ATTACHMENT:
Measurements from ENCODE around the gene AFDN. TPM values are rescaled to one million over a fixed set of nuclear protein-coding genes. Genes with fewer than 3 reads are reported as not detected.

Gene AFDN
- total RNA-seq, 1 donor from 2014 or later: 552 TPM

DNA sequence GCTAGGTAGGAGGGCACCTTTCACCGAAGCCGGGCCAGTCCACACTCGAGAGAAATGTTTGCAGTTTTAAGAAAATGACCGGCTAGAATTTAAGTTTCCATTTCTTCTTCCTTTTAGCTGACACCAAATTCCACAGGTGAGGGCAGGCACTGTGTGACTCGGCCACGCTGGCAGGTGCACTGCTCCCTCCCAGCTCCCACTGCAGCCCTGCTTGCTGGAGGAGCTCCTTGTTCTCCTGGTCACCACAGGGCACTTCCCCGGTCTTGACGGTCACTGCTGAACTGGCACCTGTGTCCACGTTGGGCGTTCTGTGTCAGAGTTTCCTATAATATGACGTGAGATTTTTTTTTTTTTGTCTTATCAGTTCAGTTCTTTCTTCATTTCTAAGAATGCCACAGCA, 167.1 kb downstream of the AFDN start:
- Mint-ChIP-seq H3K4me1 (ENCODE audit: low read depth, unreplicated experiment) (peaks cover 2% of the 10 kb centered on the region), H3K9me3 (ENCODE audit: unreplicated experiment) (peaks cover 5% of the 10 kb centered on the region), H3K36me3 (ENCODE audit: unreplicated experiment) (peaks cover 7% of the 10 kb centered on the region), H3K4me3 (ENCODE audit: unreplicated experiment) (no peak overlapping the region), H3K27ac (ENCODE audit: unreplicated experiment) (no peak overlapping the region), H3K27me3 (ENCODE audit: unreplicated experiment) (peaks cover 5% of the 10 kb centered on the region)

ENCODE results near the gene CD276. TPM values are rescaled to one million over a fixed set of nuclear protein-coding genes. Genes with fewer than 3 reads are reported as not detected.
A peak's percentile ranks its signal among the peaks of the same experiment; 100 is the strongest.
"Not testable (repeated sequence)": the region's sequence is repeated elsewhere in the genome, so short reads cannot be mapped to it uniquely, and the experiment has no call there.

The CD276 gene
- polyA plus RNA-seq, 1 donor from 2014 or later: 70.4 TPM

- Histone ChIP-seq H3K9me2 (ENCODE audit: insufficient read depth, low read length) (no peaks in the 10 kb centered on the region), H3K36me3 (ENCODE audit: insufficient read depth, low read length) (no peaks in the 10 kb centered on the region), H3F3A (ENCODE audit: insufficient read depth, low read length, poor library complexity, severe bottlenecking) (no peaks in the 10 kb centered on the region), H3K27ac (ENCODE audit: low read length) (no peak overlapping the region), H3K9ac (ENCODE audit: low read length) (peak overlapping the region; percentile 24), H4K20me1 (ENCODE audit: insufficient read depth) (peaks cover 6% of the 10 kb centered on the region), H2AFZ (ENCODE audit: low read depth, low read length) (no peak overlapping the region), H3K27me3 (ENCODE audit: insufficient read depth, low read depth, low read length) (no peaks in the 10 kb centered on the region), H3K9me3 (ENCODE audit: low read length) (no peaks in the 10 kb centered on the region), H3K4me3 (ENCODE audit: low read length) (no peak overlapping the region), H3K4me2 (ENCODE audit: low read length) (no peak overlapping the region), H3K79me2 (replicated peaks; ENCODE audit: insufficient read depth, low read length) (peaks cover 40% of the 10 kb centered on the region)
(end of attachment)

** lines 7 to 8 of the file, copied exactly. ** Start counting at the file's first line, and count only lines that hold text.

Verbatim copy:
A peak's percentile ranks its signal among the peaks of the same experiment; 100 is the strongest.
"Not testable (repeated sequence)": the region's sequence is repeated elsewhere in the genome, so short reads cannot be mapped to it uniquely, and the experiment has no call there.